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This Bulletin is part of the Juvenile Offenders and Victims National Report Series. Published every 4 years, the National Report offers a comprehensive statistical overview of the problems of juvenile crime, violence, and victimization and the response of the juvenile justice system. During each interim year, the Bulletins in the National Report Series provide access to the latest information on juvenile arrests, court cases, juveniles in custody, and other topics of interest. Each Bulletin in the series highlights selected topics at the forefront of juvenile justice policymaking, giving readers focused access to statistics on some of the most critical issues. Together, the National Report and this series provide a baseline of facts for juvenile justice professionals, policymakers, the media, and concerned citizens.


June 2003

Juveniles in Court

Melissa Sickmund

A Message From OJJDP

Most young law violators enter the juvenile justice system through law enforcement agencies

State statutes define who is under juvenile court jurisdiction

All states allow juveniles to be tried as adults in criminal court under certain circumstances

The Juvenile Court Statistics series details the activities of U.S. juvenile courts

Juvenile courts handled 1.8 million delinquency cases in 1998—about the same as in 1997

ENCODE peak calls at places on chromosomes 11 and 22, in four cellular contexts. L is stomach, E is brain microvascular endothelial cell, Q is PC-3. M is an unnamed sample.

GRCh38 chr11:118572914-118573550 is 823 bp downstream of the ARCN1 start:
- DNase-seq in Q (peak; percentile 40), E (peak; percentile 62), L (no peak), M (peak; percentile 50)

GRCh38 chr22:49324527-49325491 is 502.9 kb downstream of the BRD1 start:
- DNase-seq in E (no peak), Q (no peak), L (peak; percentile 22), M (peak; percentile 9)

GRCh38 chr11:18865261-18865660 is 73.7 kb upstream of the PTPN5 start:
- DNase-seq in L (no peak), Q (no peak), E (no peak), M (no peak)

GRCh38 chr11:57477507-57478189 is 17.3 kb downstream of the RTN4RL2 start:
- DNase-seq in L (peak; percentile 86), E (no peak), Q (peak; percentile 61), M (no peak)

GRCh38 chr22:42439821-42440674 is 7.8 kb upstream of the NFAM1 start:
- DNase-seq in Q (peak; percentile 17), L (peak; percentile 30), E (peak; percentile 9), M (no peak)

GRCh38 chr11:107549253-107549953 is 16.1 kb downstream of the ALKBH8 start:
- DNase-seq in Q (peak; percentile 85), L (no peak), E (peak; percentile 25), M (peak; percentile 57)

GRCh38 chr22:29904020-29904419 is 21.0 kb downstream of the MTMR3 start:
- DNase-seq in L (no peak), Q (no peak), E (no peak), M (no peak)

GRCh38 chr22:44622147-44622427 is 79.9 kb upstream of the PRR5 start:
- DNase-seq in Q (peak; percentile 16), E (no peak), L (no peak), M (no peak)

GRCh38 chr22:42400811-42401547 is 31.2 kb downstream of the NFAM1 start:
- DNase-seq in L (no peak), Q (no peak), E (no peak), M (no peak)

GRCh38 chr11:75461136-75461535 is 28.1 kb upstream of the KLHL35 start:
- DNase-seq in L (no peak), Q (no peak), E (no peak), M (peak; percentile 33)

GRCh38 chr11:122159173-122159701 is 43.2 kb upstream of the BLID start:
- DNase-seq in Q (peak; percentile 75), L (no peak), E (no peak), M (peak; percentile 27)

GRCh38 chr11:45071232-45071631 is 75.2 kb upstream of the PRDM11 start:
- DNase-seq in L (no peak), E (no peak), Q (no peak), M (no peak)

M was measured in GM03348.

Delinquency caseloads for both males and females have increased sharply in recent years

Black juveniles were referred to juvenile court at a rate more than double that for white juveniles

All age groups contributed to delinquency caseload increases between 1989 and 1998

Most delinquency cases do not involve detention between referral to court and disposition

Formal case handling was more likely in 1998 than in 1989, and more cases were adjudicated

Most adjudicated delinquency cases in 1998 resulted in residential placement or formal probation

The processing of delinquency cases varied more by offense than by gender

The juvenile court’s use of judicial waiver has changed over the past decade

Convicted transfers did not always receive harsher sanctions than adults received

Those who begin offending as young children are more likely to become violent offenders

The formal status offense caseload differs substantially from the delinquency caseload


NCJ 195420

This Bulletin was prepared under cooperative agreement number 95–JN–FX–K008 from the Office of Juvenile Justice and Delinquency Prevention, U.S. Department of Justice.

Points of view or opinions expressed in this document are those of the author and do not necessarily represent the official position or policies of OJJDP or the U.S. Department of Justice.


This Bulletin was written by Melissa Sickmund, Senior Research Associate at the National Center for Juvenile Justice, with funds provided by OJJDP to support the Juvenile Justice Statistics and Systems Development Program and the National Juvenile Justice Data Analysis Program.

The Office of Juvenile Justice and Delinquency Prevention is a component of the Office of Justice Programs, which also includes the Bureau of Justice Assistance, the Bureau of Justice Statistics, the National Institute of Justice, and the Office for Victims of Crime.

Access OJJDP publications online at www.ojp.usdoj.gov/ojjdp

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